Further analysis revealed that differences in leisure time activity has very little bearing on these findings. This, in my view, is not particularly surprising seeing as the evidence suggests that activity levels have relatively small influence over body weight.

Food intake during TV viewing did, however, appear to be a significant factor in the association between TV viewing and waist circumference. It did not explain all of the association, however, which suggests that other factors are at play.

So, one explanation here is that TV viewing time is a ‘marker’ for the ‘healthiness’ of someone’s life. So, it’s possible that individuals who watch less TV also, say, eat generally more healthily too. We can only speculate.

What I’d like to focus more on here is the apparent association between TV viewing and a tendency for surplus eating. One major problem here is the foods we tend to snack on while box-watching usually leave a lot to be desired from a nutritional perspective. Crappy carbs (e.g. potato chips, corn chips, pretzels, pop corn) are the order of the day here, usually. Many of these tend not to sate the appetite particularly well (which is one of the reasons some can eat enough popcorn to fill a bucket the size of their head without knowing it�), and other can be extremely ‘moreish’ (e.g. Pringles ” once you pop, you can’t stop).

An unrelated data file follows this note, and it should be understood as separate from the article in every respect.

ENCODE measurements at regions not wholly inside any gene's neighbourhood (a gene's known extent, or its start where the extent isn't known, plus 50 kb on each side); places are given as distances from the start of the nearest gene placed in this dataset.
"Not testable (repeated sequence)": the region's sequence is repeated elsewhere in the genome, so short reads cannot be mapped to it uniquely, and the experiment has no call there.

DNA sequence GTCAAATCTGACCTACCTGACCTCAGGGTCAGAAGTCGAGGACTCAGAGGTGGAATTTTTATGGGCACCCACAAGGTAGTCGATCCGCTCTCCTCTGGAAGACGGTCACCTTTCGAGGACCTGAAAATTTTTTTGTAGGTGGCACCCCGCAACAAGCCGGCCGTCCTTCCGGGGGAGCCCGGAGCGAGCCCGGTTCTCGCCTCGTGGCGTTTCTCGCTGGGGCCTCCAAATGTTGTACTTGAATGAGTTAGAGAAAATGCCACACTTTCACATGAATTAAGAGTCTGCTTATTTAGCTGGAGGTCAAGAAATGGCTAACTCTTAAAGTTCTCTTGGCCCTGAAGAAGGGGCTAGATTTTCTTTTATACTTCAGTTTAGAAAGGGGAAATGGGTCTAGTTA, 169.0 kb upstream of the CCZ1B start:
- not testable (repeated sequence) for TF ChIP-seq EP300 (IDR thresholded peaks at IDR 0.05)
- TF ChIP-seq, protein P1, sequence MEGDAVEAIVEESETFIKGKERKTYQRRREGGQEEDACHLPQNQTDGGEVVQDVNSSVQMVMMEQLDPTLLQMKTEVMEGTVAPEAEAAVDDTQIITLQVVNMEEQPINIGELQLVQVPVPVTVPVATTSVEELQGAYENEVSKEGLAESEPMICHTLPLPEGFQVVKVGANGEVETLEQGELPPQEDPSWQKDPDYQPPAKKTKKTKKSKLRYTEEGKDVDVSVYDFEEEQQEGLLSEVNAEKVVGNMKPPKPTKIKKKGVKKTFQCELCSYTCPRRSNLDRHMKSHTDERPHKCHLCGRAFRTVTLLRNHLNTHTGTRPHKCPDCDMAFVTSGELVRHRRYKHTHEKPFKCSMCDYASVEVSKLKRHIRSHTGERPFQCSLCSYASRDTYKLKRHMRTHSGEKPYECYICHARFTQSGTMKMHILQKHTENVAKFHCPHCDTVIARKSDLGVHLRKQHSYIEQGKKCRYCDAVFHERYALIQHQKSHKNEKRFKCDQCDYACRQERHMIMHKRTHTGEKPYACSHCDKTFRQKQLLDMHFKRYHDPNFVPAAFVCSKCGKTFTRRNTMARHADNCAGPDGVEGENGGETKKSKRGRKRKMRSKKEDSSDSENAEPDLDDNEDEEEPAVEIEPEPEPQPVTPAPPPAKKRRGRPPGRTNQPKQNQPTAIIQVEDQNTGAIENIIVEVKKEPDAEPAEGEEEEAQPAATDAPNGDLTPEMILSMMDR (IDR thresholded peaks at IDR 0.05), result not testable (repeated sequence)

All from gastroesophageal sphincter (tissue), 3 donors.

Another issue is that the TV is a portal for advertisements for usually quite rubbishy foods. The influence of such adverts, even unconsciously, will not tend to encourage healthy eating, I reckon.

However, another factor here that I think has considerable relevance is the issue of ‘mindless eating’. This is, in essence, eating that we’re not really aware of (often, even when we’re not hungry). I’ve been a bit more aware of this concept recently having read a book dedicated to the subject by American psychologist Dr Brian Wansink. This witty and easy-to-read book details a myriad of influences that can lead to individuals eating more than they need to. I heartily recommend it to those of you who believe this issue may have a relevance to you or someone you know. More about this book can be found here: